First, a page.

August 11, 2010

Many Ex-Blockson Chemical Employees Still Haven’t Received Worker Compensation for Radiation Exposure at Joliet, Illinois Chemical Plant

Fifty years after they were exposed to radiation while working as a Blockson Chemical employee in Joliet, Illinois, many of the former workers and their survivors have yet to receive payment from the Energy Employees Occupational Illness Compensation Program. The fund that was created to compensate those who, without adequate protection, were exposed to high levels of radiation while on the job.

Fund recipients are supposed to $150,000 plus medical benefits. If the afflicted worker is no longer alive, then their surviving family members are entitled to get compensation.

Blockson employees that are eligible to get work injury compensation from this fund developed cancer because they helped construct atomic weapons between March 1951 and June 1960. Yet Department of Labor statistics reveal that of the 363 claims filed by former Blockson workers and relatives, only 102 have been paid. Many have not even been apprised of the status of their claims. Also, of 5,170 claims filed by former employees from 29 eligible Illinois facilities, the fund has paid only 1,250 of them.

Hopefully, this situation will soon change. Federal officials are expected to rule on a special petition filed on behalf of the former employees and surviving family members. The petition seeks to eliminate the requirement that a claimant must prove that his/her cancer was caused by the radiation. A claim would still, however, have to provide a physician’s verification that the former worker was afflicted with one of several kinds of cancer.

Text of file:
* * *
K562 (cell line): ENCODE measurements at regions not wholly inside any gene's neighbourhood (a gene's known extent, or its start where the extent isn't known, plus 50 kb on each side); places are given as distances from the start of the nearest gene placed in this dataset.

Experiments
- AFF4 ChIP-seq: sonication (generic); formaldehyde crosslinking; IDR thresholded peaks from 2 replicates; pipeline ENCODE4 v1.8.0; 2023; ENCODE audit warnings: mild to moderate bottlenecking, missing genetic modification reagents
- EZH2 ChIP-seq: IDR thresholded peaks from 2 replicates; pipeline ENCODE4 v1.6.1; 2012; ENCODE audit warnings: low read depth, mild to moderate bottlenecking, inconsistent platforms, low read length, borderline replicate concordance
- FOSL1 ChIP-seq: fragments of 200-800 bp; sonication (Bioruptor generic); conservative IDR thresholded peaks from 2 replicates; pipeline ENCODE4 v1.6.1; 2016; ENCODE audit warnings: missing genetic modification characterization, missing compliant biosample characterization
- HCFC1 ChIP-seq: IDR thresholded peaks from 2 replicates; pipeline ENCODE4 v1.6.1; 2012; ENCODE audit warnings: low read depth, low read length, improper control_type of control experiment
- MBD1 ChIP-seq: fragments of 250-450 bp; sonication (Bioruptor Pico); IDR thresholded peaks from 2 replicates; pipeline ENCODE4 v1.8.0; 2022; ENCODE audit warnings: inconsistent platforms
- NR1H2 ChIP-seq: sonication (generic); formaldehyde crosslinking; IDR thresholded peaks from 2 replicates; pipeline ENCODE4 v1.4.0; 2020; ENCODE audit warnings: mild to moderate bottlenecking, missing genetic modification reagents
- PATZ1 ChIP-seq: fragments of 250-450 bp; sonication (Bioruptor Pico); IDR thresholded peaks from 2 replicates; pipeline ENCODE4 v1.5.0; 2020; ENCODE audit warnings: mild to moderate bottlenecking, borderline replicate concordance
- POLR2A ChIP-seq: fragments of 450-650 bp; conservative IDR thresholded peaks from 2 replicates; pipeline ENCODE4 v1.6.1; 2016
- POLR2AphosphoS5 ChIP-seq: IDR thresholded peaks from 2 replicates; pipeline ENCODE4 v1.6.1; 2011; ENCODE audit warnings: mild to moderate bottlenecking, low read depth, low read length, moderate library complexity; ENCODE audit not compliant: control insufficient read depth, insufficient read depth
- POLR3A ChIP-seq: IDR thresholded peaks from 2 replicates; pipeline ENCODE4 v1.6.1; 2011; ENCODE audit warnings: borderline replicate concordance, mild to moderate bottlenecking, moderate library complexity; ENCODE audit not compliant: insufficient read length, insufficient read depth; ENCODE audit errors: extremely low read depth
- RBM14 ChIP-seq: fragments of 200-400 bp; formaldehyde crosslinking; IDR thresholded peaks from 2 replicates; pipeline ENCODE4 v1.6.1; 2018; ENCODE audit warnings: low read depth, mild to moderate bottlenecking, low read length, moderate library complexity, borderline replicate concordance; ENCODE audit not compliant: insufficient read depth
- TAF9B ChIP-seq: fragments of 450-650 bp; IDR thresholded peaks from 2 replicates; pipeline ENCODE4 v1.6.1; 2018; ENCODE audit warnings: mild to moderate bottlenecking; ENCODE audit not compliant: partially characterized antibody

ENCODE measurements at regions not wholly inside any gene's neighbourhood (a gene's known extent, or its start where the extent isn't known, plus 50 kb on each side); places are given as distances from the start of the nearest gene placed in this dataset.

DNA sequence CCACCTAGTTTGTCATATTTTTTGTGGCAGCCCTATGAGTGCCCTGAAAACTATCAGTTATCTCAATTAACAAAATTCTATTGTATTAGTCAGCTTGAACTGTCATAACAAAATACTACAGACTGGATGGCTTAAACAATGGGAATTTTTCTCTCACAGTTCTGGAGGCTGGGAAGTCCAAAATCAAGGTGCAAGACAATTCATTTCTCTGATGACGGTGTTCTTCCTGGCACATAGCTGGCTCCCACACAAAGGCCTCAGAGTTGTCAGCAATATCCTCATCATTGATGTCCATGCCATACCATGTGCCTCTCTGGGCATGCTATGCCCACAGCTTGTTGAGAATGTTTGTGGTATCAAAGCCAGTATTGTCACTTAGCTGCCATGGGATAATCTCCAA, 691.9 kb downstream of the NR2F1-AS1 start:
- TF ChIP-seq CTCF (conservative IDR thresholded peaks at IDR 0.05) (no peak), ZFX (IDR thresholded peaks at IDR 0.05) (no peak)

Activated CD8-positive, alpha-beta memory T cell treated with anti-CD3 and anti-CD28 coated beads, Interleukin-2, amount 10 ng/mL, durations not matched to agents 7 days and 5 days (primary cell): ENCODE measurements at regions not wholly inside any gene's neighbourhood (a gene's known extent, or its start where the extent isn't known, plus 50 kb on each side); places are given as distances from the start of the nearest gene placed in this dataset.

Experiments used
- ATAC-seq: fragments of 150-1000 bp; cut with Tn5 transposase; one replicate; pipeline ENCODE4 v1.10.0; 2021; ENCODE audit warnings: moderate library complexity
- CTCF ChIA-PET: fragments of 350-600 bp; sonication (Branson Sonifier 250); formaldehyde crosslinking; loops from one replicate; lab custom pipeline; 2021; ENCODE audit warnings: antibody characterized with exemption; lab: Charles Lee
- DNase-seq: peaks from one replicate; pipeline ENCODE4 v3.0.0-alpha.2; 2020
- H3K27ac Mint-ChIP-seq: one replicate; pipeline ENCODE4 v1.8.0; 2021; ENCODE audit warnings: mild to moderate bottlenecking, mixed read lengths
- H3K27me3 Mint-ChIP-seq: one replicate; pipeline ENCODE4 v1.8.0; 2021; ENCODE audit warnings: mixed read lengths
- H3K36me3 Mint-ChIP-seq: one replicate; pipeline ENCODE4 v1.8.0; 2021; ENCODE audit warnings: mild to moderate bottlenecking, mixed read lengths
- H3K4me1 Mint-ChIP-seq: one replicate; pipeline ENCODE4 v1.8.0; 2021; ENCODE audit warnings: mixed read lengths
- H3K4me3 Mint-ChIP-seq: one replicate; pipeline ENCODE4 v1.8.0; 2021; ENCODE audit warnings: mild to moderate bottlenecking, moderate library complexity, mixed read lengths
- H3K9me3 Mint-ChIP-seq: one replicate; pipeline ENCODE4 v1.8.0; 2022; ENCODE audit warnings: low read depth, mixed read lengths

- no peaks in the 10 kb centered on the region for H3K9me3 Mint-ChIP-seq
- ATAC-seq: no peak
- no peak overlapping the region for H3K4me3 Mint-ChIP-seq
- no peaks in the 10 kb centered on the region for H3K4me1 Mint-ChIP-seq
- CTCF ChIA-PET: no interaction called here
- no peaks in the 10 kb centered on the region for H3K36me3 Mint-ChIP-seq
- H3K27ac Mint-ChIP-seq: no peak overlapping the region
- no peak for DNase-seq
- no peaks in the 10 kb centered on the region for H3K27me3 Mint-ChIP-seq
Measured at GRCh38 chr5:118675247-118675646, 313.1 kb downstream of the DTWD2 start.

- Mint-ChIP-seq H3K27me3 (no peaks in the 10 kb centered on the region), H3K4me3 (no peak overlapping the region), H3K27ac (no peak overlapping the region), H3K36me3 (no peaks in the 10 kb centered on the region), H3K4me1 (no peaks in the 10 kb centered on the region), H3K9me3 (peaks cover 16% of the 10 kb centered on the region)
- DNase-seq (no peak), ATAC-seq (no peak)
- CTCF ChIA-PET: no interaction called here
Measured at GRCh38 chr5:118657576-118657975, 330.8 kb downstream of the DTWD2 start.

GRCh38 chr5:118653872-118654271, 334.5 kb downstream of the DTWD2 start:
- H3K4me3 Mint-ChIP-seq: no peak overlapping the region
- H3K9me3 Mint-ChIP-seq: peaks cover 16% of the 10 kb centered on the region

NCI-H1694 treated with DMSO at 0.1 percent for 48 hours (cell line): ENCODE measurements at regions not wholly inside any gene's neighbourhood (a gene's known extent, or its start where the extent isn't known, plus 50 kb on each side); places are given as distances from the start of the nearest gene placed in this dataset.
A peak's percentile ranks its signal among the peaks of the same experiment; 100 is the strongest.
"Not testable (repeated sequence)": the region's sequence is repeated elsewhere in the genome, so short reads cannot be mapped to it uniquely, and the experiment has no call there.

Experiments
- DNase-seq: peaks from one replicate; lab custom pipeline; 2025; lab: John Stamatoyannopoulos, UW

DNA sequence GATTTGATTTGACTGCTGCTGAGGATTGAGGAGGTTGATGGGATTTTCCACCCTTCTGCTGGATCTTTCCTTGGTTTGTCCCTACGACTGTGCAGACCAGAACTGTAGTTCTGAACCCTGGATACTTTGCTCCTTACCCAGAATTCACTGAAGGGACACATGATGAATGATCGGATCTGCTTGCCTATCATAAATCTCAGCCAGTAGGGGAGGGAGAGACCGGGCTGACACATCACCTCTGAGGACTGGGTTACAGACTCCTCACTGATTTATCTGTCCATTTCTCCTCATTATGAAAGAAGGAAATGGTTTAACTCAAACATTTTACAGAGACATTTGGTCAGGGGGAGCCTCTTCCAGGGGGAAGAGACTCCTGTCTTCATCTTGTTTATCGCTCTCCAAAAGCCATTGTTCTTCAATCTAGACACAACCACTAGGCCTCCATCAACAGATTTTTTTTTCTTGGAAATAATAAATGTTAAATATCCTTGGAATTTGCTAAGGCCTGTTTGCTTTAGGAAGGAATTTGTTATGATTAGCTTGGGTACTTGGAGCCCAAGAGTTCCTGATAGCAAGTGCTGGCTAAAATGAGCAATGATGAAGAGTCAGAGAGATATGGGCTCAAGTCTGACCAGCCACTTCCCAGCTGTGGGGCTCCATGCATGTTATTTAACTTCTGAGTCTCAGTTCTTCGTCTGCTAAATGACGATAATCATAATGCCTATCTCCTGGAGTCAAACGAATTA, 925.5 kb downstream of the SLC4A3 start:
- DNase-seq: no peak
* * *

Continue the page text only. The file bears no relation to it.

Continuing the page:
It can be devastating to find out that you now have a life-threatening illness or disease because of the hazards that you were exposed to at work.

Former Joliet chemical workers wait for radiation funds, Chicago Breaking News, August 2, 2010

Facilities Eligible for Funds, Chicago Tribune

Related Web Resources:
Energy Employees Occupational Illness Compensation Program

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July 27, 2010

Ex-Motorola Workers’ Cook County Injury Lawsuit Claims Their Children’s Birth Defects were Caused by Toxic Substances Used to Make Products

71 plaintiffs have filed a Cook County, Illinois injury lawsuit seeking damages from former employer Motorola for their children’s birth defects. They are claiming that because they worked with toxic substances during the manufacture of certain Motorola products, their children were born with serious defects.

The former employees contend that the Schaumburg-based company knew that the chemicals used to manufacture computer chips and semiconductors were toxic and could cause people who were exposed to them to have babies with birth defects. The children of the plaintiffs are suffering from different conditions, including spina bifida, cerebral palsy, brain malformations, autism, sterility, skeletal deformities, and physical deformities. Two of the children were missing an ear when they were born. Some of the workers’ kids are now adults.

The children’s parents worked at different Motorola facilities between 1965 and 2007. The plaintiffs are accusing the defendant of knowing (or if not, then they should have known) that reproductive harm was a possible side effect of working with the dangerous substances. They also contend that the company did not provide protective gear for them when they were in what were supposed to be sterile “clean rooms” that ended up circulating the allegedly toxic substances through the air.